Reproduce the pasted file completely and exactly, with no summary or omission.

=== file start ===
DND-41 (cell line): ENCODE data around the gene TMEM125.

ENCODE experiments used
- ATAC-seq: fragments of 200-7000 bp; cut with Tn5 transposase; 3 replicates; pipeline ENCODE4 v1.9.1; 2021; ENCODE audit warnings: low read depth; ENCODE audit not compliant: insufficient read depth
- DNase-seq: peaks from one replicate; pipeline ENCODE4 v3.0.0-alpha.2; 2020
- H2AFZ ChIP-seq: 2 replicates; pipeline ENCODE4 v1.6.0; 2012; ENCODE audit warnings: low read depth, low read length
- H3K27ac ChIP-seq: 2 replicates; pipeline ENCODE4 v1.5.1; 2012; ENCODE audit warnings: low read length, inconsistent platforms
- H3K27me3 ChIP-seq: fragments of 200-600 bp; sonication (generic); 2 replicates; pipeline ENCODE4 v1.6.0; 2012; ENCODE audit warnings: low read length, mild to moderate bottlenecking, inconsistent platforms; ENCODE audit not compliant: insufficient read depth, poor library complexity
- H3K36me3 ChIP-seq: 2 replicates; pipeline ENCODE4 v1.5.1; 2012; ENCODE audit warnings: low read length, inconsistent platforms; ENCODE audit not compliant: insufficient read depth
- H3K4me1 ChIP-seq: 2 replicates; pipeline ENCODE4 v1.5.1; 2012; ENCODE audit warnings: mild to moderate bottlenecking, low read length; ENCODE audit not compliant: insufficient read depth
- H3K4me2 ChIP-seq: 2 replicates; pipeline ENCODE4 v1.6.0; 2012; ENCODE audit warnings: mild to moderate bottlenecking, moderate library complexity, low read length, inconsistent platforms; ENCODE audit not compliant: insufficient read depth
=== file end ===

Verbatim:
DND-41 (cell line): ENCODE data around the gene TMEM125.

ENCODE experiments used
- ATAC-seq: fragments of 200-7000 bp; cut with Tn5 transposase; 3 replicates; pipeline ENCODE4 v1.9.1; 2021; ENCODE audit warnings: low read depth; ENCODE audit not compliant: insufficient read depth
- DNase-seq: peaks from one replicate; pipeline ENCODE4 v3.0.0-alpha.2; 2020
- H2AFZ ChIP-seq: 2 replicates; pipeline ENCODE4 v1.6.0; 2012; ENCODE audit warnings: low read depth, low read length
- H3K27ac ChIP-seq: 2 replicates; pipeline ENCODE4 v1.5.1; 2012; ENCODE audit warnings: low read length, inconsistent platforms
- H3K27me3 ChIP-seq: fragments of 200-600 bp; sonication (generic); 2 replicates; pipeline ENCODE4 v1.6.0; 2012; ENCODE audit warnings: low read length, mild to moderate bottlenecking, inconsistent platforms; ENCODE audit not compliant: insufficient read depth, poor library complexity
- H3K36me3 ChIP-seq: 2 replicates; pipeline ENCODE4 v1.5.1; 2012; ENCODE audit warnings: low read length, inconsistent platforms; ENCODE audit not compliant: insufficient read depth
- H3K4me1 ChIP-seq: 2 replicates; pipeline ENCODE4 v1.5.1; 2012; ENCODE audit warnings: mild to moderate bottlenecking, low read length; ENCODE audit not compliant: insufficient read depth
- H3K4me2 ChIP-seq: 2 replicates; pipeline ENCODE4 v1.6.0; 2012; ENCODE audit warnings: mild to moderate bottlenecking, moderate library complexity, low read length, inconsistent platforms; ENCODE audit not compliant: insufficient read depth